On Aug. 1, Leslie E. Wong began his tenure as San Francisco State University's 13th president. Previously, he served as president of Northern Michigan University. Nearly 100 days into office, he shares his thoughts on becoming SF State's new leader.
Why SF State?
The chance to lead a campus with a brilliant faculty and a commitment to student success in one of the best cities in the world? This was an opportunity I couldn't pass up.
How have you spent your first weeks on campus?
Opening the University's brain and examining it. I've been focused on the incredible depth of our faculty research projects, on the main campus and at places like the Romberg Tiburon Center. I've watched impressive student performances, and I've had the good fortune to meet our graduates who seem to be working in every sector of the community.
Any surprises so far?
I knew the University had plenty of creative talent but the number of alums who have won Pulitzers, Emmys and Oscars astounded me. The music performances by the wind ensemble are at a professional level. The student-athletes have shown me that we have a very competitive program and have impressed me with their intensity and quality of play. Student talent everywhere I turn.
What do you think SF State is doing really well?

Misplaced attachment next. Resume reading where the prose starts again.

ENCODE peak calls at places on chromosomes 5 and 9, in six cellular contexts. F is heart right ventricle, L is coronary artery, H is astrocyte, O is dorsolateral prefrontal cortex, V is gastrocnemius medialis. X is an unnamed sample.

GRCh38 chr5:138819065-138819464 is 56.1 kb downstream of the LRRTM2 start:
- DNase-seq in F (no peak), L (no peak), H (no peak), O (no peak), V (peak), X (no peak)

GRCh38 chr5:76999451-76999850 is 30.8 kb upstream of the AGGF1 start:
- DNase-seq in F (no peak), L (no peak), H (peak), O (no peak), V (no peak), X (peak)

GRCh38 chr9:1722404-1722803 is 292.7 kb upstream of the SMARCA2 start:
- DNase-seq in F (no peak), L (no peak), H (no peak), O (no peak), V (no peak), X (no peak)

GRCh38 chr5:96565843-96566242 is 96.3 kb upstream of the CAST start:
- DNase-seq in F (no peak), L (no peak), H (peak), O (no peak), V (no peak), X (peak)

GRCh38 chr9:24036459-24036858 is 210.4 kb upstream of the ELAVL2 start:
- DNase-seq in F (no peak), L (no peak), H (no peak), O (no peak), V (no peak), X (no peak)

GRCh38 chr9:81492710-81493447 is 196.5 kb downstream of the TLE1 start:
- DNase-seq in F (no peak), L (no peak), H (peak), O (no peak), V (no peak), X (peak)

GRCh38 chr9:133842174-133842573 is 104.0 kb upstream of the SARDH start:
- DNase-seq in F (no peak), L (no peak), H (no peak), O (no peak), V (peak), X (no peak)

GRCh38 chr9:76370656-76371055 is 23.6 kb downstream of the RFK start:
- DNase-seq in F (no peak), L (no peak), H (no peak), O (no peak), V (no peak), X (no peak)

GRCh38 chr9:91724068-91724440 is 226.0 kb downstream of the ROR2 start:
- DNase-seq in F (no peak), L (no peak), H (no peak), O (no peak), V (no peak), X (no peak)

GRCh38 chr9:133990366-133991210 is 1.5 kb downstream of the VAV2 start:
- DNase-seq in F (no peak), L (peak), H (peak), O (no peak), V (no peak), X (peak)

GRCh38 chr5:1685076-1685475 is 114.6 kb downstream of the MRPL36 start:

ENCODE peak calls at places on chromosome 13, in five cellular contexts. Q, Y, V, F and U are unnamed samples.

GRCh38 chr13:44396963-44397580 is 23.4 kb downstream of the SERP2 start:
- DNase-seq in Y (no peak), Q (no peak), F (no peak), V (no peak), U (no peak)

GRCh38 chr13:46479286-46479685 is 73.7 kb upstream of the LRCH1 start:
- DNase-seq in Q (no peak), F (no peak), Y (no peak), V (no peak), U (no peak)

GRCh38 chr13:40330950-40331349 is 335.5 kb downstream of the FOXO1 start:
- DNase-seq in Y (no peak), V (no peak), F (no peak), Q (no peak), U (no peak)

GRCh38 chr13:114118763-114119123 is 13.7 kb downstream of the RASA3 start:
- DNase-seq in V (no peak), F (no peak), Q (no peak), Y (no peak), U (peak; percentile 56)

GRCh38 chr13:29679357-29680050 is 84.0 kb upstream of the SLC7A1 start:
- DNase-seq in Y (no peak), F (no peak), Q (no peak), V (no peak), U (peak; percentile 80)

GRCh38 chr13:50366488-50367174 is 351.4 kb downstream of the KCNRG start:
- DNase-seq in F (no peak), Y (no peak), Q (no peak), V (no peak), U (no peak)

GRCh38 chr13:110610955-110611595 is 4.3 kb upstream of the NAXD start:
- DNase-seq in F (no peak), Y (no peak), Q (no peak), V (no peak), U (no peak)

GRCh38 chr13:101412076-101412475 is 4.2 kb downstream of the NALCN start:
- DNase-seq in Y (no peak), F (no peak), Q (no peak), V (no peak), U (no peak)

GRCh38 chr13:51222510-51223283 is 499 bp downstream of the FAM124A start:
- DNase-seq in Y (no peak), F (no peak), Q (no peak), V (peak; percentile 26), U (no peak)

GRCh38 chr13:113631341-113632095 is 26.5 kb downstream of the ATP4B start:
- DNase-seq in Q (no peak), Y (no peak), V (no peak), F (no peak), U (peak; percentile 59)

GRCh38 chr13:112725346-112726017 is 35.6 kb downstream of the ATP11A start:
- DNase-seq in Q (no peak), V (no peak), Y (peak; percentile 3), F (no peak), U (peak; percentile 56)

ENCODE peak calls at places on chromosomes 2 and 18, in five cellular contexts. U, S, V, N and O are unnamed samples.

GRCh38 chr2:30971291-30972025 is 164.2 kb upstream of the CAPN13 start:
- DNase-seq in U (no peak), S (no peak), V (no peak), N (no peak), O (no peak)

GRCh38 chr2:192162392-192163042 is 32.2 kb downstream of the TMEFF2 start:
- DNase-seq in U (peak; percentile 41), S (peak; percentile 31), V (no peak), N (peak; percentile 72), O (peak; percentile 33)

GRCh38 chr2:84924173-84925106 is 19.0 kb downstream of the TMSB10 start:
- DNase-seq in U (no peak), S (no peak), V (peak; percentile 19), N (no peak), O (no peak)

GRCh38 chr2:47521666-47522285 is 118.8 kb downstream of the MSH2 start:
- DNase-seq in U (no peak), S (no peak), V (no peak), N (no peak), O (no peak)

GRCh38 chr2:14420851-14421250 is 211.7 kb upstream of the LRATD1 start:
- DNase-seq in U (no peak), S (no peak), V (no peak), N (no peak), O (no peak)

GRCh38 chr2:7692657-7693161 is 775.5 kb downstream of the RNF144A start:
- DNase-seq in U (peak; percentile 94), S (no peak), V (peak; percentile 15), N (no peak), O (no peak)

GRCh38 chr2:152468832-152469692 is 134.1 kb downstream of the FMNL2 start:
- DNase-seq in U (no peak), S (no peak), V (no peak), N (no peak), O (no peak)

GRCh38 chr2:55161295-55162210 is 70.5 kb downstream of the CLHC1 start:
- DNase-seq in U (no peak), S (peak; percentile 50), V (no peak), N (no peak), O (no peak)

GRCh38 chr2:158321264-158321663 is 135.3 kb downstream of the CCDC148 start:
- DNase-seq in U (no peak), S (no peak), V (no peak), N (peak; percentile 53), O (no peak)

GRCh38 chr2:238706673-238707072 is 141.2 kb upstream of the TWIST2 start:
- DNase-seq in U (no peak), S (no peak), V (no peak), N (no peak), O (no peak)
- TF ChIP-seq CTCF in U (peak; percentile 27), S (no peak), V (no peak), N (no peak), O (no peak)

Whether it's advocacy for the aging, helping a nonprofit or feeding the poor, our students, faculty and staff make valuable contributions to the surrounding community. I'm proud to lead a campus where education is intellectually enriching as well as character enriching.
What do you think we could be doing better?
I think we have the potential to build much better bridges to the private sector, to the biotech industry in SOMA, to entrepreneurs in Silicon Valley, and to the new startups popping up everywhere in San Francisco. After all, we are training the talent that they need.
How do you view the role of University president?
No one person's vision can move a large complex institution in effective ways. The president is the voice and the catalyst for campus-wide action that represents every student and employee. I have a responsibility to understand and represent their perspectives and distill them into a common vision.
What has prepared you for this role?
My tenure as a president in rural Michigan, where everyone knows you on day one, helped prepare me for dealing with public demands. And in Michigan, economic challenges were apparent much earlier than they were in California, so I've had eight years of budget and finance preparation to get me ready for the challenges we face.
Tell us about the role that books have played in your life.
My mother had a third-grade education and my father didn't continue past high school, but they had great wisdom. My parents encouraged me to learn how to think for myself by reading anything and everything I wanted to read. In grade school I read every book that the Oakland Public Library had on the Civil War. Those books taught me a lot about human and race relations and led me to study psychology.
What motivates you?